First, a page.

Output sharpening benefits printed images. Images intended for display on monitors rarely need to be sharpened for output, unless they’re substantially resized. Output sharpening is intended to compensate for image softening due to characteristics of the output device, such as dot gain on inkjet printers, and varies with both the type of printer and substrate used and, in some cases, environmental factors such as humidity. Output sharpening typically also factors in the scale of the final product, which is used to determine an ideal viewing distance, though the actual viewing distance is usually variable.
Output sharpening is best done when viewing images at a screen magnification of 50%, the screen magnification that best displays medium-frequency detail such as contours. Previewing an image at 50% m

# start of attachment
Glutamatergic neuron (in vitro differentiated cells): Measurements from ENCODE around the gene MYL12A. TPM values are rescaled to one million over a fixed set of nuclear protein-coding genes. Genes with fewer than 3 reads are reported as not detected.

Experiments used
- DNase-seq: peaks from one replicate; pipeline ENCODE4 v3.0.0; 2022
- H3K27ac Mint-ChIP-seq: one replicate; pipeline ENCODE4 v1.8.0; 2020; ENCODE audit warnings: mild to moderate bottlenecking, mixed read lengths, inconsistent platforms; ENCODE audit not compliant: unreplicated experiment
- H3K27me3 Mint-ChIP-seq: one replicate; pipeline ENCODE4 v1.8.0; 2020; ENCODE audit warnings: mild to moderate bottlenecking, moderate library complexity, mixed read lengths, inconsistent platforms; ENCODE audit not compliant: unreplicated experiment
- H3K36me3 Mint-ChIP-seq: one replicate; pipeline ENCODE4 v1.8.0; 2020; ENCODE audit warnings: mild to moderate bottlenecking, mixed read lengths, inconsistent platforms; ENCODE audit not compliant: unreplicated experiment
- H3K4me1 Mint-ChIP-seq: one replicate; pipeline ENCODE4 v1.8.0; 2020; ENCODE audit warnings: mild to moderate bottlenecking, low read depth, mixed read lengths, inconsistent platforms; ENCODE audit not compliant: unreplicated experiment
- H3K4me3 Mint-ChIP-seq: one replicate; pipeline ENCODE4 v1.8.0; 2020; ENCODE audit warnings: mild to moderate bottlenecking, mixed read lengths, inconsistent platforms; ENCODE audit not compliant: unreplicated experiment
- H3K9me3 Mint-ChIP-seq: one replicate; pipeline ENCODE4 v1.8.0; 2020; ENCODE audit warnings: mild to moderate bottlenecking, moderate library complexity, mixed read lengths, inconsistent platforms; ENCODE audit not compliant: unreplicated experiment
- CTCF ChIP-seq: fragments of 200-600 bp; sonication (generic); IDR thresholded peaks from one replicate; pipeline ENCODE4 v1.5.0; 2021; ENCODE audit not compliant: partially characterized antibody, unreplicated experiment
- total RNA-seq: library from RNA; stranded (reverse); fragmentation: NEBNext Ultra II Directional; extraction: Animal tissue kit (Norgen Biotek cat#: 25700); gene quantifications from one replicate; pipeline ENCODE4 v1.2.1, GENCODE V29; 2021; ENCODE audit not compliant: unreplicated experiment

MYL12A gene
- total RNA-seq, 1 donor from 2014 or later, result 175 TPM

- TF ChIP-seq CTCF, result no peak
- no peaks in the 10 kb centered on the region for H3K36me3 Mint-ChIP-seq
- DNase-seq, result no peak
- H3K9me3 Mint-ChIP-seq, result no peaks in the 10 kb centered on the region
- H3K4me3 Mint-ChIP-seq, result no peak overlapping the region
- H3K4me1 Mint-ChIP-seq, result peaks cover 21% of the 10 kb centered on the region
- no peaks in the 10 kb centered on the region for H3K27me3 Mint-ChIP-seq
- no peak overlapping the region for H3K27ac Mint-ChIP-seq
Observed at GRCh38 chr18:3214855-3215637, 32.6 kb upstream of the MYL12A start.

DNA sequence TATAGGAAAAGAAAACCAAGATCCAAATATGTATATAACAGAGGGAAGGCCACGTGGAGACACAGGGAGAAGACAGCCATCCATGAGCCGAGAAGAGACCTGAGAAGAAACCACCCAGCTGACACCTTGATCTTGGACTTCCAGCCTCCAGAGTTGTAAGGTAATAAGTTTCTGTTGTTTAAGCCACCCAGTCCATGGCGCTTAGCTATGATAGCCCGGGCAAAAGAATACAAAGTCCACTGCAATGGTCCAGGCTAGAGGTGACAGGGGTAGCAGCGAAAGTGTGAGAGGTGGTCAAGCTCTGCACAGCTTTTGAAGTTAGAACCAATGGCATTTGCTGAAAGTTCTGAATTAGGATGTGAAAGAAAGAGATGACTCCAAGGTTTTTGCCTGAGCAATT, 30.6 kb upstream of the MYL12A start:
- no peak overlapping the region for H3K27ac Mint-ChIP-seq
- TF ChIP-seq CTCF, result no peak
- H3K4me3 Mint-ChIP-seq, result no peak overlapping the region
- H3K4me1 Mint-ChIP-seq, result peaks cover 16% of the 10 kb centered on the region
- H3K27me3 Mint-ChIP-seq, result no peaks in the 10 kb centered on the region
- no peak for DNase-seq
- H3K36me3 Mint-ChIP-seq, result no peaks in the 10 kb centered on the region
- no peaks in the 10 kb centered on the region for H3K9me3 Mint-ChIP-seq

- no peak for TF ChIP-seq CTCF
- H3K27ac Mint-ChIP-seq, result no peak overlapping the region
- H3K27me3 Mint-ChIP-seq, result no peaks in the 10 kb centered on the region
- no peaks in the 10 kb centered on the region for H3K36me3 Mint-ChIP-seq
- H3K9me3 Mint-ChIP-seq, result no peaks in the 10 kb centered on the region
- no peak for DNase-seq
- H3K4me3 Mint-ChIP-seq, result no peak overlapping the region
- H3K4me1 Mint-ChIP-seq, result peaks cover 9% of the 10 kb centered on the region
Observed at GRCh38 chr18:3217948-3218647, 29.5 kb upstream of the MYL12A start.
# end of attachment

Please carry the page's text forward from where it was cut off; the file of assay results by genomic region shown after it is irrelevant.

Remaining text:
agnification is an imprecise, but practical way of compensating for the differences in between display (so many phosphors or diodes per inch) and printer (so many dots per inch, 2880 for Epson printers). Comparatively, low-resolution monitors can’t precisely preview what a print will look like on a high-resolution output device, much less precisely preview detail on many different output devices with varying resolutions and on varying substrates. Checking a file at 100% magnification for unwanted artifacts in high-frequency detail is recommended before committing to print.
As previewing output sharpening on monitors is imprecise, precise output sharpening must be confirmed with printed samples. The settings used to achieve optimum results in a representative image or selection of images then can be used for all images printed to the same output conditions. Output sharpening can be automated.